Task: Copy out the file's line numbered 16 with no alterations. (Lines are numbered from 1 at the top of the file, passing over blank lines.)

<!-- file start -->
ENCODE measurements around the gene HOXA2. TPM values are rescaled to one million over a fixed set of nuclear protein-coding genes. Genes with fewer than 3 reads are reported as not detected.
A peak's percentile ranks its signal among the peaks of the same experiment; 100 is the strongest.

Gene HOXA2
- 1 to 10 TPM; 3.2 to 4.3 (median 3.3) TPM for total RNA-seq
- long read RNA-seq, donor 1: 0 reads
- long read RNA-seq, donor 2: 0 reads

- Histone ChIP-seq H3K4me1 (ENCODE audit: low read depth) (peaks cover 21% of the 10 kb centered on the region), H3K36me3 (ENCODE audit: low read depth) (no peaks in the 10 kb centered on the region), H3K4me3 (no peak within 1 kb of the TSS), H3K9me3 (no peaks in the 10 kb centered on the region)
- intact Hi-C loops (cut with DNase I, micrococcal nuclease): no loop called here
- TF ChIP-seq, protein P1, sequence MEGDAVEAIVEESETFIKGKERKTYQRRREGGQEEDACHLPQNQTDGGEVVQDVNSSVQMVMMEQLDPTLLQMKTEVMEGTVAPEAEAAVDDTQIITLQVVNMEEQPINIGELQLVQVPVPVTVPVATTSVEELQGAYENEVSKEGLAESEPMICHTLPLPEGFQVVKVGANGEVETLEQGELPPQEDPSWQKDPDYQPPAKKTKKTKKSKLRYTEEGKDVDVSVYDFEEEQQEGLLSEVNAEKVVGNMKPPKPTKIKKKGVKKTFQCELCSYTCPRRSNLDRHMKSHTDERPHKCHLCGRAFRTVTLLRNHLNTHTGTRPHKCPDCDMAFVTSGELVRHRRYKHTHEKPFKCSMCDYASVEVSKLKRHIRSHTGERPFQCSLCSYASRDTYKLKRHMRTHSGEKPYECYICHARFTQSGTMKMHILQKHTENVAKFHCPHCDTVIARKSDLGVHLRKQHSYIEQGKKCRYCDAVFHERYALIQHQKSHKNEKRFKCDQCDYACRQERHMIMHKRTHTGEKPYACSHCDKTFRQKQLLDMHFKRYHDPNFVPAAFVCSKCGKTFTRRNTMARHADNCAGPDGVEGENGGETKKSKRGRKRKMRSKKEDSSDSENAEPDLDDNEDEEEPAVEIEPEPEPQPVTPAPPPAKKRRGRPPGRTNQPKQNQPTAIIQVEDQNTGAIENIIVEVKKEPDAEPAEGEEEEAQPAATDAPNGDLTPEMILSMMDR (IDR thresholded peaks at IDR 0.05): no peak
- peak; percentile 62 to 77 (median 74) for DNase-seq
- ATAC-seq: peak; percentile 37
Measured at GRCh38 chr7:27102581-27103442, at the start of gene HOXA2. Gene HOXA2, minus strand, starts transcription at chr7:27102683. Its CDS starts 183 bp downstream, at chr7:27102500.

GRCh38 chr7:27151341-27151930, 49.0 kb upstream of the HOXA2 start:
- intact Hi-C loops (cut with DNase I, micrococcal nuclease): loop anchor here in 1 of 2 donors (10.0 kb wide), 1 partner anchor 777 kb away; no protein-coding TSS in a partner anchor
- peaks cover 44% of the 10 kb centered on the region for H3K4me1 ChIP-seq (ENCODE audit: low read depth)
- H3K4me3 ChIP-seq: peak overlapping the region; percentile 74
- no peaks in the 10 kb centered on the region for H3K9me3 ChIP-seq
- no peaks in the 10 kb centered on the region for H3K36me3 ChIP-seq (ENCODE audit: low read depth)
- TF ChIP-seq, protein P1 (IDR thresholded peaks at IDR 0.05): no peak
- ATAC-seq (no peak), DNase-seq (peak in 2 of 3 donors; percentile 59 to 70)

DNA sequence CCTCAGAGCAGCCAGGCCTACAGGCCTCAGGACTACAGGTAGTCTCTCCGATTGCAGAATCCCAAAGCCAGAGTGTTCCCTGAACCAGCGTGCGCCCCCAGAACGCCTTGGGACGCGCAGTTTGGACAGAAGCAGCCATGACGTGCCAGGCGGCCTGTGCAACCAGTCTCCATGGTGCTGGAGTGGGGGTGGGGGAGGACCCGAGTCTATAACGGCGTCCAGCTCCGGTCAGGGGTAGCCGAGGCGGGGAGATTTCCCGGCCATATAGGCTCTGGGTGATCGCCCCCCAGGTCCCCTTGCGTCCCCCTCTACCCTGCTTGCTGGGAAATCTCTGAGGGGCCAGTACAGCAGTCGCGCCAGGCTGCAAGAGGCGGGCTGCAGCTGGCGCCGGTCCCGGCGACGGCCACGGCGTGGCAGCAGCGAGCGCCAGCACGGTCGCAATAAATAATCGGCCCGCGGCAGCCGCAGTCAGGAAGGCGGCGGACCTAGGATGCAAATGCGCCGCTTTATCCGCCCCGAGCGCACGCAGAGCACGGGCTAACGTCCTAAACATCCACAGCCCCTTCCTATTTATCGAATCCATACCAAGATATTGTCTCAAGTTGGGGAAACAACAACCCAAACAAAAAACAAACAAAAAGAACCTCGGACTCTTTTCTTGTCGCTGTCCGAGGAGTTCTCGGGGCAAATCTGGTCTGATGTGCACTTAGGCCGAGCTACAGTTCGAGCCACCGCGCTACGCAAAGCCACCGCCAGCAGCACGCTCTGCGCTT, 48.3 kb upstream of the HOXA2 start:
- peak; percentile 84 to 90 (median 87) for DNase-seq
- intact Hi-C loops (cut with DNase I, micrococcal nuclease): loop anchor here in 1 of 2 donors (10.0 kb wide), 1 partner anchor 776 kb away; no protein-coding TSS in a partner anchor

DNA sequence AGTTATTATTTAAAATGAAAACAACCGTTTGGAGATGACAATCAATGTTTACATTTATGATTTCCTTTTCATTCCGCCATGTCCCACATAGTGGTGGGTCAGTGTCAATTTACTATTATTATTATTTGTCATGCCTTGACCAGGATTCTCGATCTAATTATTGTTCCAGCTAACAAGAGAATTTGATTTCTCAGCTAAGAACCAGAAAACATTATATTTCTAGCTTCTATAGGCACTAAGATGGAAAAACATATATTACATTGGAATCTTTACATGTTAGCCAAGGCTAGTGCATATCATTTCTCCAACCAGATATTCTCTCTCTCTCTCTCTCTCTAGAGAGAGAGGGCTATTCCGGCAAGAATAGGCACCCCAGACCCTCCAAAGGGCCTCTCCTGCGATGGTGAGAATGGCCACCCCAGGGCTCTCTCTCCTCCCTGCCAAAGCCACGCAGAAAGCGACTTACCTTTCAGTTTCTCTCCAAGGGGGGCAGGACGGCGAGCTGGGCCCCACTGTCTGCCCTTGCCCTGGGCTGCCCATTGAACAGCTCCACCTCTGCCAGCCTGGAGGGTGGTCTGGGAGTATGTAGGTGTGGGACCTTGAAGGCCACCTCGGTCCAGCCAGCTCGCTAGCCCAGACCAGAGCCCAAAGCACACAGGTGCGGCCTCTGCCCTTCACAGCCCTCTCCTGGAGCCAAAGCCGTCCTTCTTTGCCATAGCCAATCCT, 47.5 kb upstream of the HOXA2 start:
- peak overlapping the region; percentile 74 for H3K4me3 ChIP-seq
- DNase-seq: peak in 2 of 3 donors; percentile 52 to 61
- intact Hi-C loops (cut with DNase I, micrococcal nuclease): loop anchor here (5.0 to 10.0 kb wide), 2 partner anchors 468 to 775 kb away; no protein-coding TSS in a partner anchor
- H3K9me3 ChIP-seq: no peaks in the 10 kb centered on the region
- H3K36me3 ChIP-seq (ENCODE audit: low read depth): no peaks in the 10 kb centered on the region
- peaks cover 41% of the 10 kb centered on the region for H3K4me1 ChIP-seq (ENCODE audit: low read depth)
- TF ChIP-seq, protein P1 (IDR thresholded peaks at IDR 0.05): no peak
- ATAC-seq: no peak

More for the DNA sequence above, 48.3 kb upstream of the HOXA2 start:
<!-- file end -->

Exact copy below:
- H3K4me3 ChIP-seq: peak overlapping the region; percentile 74